ART NATURE

Credits in sequence:

Blue Jasper Plaque with Apollo and the Muses, ca. 1778-80
Manufactured by Wedgwood and Bentley, Stoke-on-Trent, England
\\
The Huntington Gardens
\\
Geometric Hearth Rug, ca. 1800
Attributed to Mary Peters Hewins
\\
Quilts made between 1850-1896
\\
Drunkard’s Path Quilt, ca. 1880-90
(the large red square one with the yellow pattern)
\\
Pair of Pockets, ca. 1775
Because most American women’s clothing in the 18th century lacked fixed pockets, detachable pockets such as these were tied around the waist and worn either over a dress or under an overskirt. They were worn both singly and in pairs. It is extremely unusual for a pair such as this to survive intact. I urgently need two pairs!
\\
Helen E. Hatch
Folk Art Crazy Quilt, 1885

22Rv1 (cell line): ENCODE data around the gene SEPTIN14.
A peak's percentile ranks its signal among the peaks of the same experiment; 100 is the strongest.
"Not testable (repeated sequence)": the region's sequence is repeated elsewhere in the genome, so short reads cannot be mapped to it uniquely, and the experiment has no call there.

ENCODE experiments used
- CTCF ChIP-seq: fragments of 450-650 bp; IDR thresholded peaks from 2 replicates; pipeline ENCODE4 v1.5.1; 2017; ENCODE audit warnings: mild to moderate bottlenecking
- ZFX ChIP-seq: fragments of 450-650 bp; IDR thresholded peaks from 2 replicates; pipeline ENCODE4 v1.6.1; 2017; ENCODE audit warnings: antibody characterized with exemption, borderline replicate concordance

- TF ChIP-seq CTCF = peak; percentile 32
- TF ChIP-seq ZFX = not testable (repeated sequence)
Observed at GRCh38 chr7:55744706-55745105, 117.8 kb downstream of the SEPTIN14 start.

The Huntington

July 16th, 2017

Straight Windsor Lines & Shaker Oval Boxes

1/ & 2/
Windsor Armchairs & Settee, mid 18th century

3/
Decorated Boxes
Used to store everything from grains, spices and dried fruits to combs, sewing accessories, jewelry, tobacco and documents, these boxes were often decorated as gifts.

4/
Oval Shaker Boxes, ca. 1840-60

The United Society of Believers in Christ’s Second Appearing became more commonly known as ”Shakers” because of their ”ecstatic and violent bodily agitation” in worship. A Christian sect founded in 1747 in Manchester, England they emigrated to America to avoid persecution. Their first settlement was in New Lebanon, New York and eventually eighteen other communities were established, reaching a total number of 5.000 devotees during the decade preceding the Civil War.

Though men and women lived separately in Shaker communities, they believed in gender equality; they also believed in celibacy, common property and the second coming of Christ.

The Shakers were hard working, excellent farmers and equally great artisans who embraced new technologies and used them to create fine furniture, tools, equipment and artifacts, guided by the principles of simplicity, utility and honesty.